From pv magazine 12/2021
China’s PV demand is expected to reach as high as 70 GW next year. InfoLink projects that global module demand will range between 196 GW and 212 GW, up more than 20% on 164 GW this year. In the meantime, the rising deployment of solar+storage will accelerate steady solar growth. On the storage side, InfoLink predicts that the total number of homes equipped with solar will pass 11 million, while storage will hit 1.5 million, across four of the leading markets Germany, Japan, Australia and the United States by the end of the year.
The international trade situation and China’s power rationing pose major threats to 2022 deployments. If China relaxes power rationing next year, the pace of PV module price decreases will be subject to polysilicon prices. Polysilicon manufacturers will work toward bringing new capacity online as scheduled, amid high gross margins. Against this backdrop, annual polysilicon production is expected to reach 700,000 MT, which is enough to supply approximately 255 GW of end-user demand.
However, vertically integrated companies continue to ramp up their in-house wafer capacity, while new wafer players such as Gaojing and Shuangliang are also expanding. Large volumes of new wafer capacity will push up demand for polysilicon, and the newly installed furnaces require three to six months to ramp up fully. Therefore, the supply of polysilicon is expected to remain tight in the first half of 2022, with prices decreasing too slowly to ease high PV module cost pressures. Polysilicon prices are expected to hover around CNY 190/kg ($26.35/kg) by mid-2022. If the United States continues its sanctions against Xinjiang, polysilicon prices in regions outside of China may be slightly higher.
Polysilicon prices are projected to decline quarter on quarter, as polysilicon supply grows. If module prices remain high, PV plants that have halted installation will try to postpone as long as possible to secure better module prices. In light of this, module prices and overall demand will impact each other next year. If module prices decrease markedly, overall module demand will increase.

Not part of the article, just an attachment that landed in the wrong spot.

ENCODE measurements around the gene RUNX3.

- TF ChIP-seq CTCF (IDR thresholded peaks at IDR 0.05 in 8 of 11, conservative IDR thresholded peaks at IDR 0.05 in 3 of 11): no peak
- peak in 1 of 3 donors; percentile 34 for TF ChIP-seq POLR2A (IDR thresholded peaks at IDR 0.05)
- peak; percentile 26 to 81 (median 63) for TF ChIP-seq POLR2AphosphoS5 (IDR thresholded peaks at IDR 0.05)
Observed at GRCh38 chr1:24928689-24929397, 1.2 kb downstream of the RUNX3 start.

While capacity expansion continues across the supply chain, uncertainties caused by power rationing and international tensions will lead to low module orders for the first quarter of 2022. Consequently, module prices, which stayed at $0.28/W to $0.29/W, finally showed signs of decline in November. Meanwhile, prices for other components such as glass also began to slip. It’s expected that a slow downward trend in module prices will begin in the first half of 2022.
In early November, the U.S. Department of Commerce rejected anti-circumvention petitions, providing breathing space to manufacturers with capacity in Southeast Asia. If anti-circumvention is no longer an issue next year, capacity expansion projects in Southeast Asia will continue as planned, with 15 GW of capacity addition expected for both the PV cell and module segments.
In addition to the Xinjiang issue, which has caused polysilicon prices to move unsteadily, the U.S. Withhold Release Order (WRO) also put Southeast Asia-based businesses on watch. Thus, production lines in the region are not likely to return to full capacity utilization until this uncertainty is overcome.